MADRID – In the summer, many Spaniards seek refreshment on the coast, away from the scorching heat that plagues the interior. However, recently experienced extreme temperatures during heatwaves will become the norm in the coming years, according to experts and could reach up to 50 degrees.
Carlos del Castillo, a leading NASA climate scientist, has predicted a negative scenario for Spain if fossil fuel emissions are not drastically reduced. So far, the official temperature record in Spain stands at 47.6 degrees, measured during the intense heatwave of August 2021.
Del Castillo, chief of the ocean ecology laboratory at NASA’s Goddard Space Flight Centre, has given an interview to Cadena SER. In this, he exposed the climate crisis the planet is suffering from, which will lead to departure temperatures of up to 50 degrees. “Yes, during heatwaves it is likely that we will reach temperatures of 50 degrees Celsius. We will continue with the heater on and temperatures will continue to rise.” Spain will experience temperatures similar to what has already been observed in parts of Asia and Africa, due to global warming.
Drastic measures needed
These extreme temperatures are mainly due to greenhouse gas emissions. “We’re continuing to release more gases into the atmosphere, so there’s no reason to think that temperatures won’t continue to rise,” he explains. According to the expert, the extreme heat in Spain will continue to increase unless governments drastically reduce emissions of fossil fuels, such as oil, gas and coal.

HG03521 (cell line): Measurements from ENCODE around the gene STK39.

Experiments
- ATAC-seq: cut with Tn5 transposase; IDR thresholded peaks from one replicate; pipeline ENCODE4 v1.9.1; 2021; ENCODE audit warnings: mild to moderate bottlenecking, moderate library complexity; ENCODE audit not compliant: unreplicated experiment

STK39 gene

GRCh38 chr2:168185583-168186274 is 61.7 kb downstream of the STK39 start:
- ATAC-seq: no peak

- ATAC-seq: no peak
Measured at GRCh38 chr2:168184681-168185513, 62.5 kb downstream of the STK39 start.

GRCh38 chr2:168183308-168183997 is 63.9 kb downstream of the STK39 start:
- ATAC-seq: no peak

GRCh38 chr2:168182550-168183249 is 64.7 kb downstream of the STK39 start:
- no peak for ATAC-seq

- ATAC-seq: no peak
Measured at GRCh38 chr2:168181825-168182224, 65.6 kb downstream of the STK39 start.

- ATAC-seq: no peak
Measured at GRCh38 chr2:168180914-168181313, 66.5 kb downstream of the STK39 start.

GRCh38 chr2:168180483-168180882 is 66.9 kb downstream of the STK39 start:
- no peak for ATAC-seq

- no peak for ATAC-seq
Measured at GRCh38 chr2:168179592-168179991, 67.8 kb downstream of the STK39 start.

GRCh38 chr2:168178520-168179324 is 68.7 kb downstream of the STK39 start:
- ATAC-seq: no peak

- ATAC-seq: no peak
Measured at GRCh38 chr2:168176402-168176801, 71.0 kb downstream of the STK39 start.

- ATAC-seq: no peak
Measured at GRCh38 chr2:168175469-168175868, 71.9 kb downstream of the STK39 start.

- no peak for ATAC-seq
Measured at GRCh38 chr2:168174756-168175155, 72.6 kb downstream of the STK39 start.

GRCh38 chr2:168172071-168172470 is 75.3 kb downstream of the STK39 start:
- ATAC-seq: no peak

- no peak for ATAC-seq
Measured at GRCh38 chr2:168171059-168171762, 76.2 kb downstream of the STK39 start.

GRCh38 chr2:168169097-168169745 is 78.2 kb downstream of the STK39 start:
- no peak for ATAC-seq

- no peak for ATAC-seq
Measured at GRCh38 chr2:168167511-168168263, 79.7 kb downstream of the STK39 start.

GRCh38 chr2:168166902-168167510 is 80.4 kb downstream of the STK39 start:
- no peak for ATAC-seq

More intensive snowfall during the winter months
The excessive use of these fuels will only exacerbate the situation and lead to more heatwaves. “We will experience more heatwaves, as we have seen in recent months,” says the specialist. In addition, Del Castillo emphasises that climate change will not only affect summers; winters can also become more extreme. “The amount of water vapour increases due to the increase in the evaporation rate of seawater and this can lead to more intense rainfall, but also, although it may sound paradoxical, to more intense snowfall in Spain during the winter months.”
Beaches are disappearing due to higher sea levels
The economy will also be affected by climate change, especially the tourism sector which is very important for Spain. Rising temperatures combined with rising sea levels that will flood beaches will affect the millions of tourists visiting Spain in the summer.
Carlos del Castillo was also recently one of four scientists to participate in an international press conference hosted by NASA to discuss the impact of climate change, chaired by former astronaut and current NASA chief Bill Nelson. The latest insights predict a challenging future for both Spain and the world at large.